According to Public Policy Polling, 47 percent of those Coloradans polled said they believe gay and lesbian couples should have all the rights of marriage — and the name to boot. Forty-three percent said they oppose same-sex marriage.
“The verdict is in. Poll after poll shows the same thing,” Brad Clark, executive director of statewide LGBT advocacy group One Colorado told Out Front Colorado today. “Everyday support for the full legal recognition of gay and lesbian couples grows as Colorado voters come to know our families.”
Coloradans were split the last time the polling firm asked the question in August.
Moreover, when you add civil unions as an option 76 percent believe same-sex couples should have some form of relationship recognition. Only 23 percent said same-sex couples should have no legal rights.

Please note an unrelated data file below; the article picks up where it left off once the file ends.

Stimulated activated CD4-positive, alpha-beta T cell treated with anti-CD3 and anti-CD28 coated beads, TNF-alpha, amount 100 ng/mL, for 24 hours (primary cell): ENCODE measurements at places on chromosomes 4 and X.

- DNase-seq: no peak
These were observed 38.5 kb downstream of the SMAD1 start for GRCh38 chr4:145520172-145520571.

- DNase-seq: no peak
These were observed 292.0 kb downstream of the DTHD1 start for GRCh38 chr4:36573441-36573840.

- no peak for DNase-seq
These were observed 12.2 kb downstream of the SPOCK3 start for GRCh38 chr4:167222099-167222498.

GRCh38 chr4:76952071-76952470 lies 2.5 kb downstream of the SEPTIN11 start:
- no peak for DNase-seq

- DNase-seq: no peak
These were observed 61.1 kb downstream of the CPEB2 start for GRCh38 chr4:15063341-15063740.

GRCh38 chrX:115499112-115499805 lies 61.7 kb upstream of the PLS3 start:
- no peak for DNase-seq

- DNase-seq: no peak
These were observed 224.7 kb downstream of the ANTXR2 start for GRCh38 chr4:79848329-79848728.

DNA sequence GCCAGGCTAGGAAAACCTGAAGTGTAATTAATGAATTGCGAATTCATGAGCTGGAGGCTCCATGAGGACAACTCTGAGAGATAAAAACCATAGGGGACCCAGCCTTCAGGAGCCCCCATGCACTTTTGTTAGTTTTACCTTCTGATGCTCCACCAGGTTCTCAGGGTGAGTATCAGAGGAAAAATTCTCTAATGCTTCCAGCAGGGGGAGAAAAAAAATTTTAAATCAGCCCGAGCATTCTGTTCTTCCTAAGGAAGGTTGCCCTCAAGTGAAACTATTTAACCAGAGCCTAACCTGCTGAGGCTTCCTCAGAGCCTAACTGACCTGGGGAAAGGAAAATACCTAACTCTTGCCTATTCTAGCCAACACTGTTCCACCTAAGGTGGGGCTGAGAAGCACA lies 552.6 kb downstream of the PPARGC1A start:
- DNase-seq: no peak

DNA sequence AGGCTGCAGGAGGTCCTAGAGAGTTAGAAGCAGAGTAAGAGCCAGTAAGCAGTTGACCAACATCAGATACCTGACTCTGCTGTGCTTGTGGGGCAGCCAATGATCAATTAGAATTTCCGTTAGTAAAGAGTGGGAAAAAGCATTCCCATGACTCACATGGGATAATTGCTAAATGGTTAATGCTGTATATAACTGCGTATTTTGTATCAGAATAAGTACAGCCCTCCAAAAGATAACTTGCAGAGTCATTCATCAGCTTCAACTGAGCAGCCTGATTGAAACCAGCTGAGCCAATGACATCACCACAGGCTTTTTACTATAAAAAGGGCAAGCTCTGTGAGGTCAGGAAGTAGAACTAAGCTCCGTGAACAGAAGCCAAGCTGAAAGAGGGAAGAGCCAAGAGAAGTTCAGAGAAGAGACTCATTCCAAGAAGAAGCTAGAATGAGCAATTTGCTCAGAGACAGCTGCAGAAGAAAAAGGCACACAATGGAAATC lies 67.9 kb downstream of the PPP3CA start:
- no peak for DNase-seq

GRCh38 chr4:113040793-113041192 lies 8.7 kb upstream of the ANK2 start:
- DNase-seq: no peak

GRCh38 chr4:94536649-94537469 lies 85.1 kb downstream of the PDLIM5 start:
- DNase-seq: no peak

Broken down by party line: 87 percent of Democrats support relationship recognition, 80 percent of independents agree to at least civil unions and a majority of Republicans — 60 percent — also favor the same rights for same-sex couples as afforded to a heterosexual couple.
In a matter of weeks, state Sen. Pat Steadman, a gay Democrat, will re-introduce his bill to establish civil unions in Colorado. The bill died March 31 at a Republican controlled House Judiciary Committee after it had already been approved by the Senate with bipartisan support.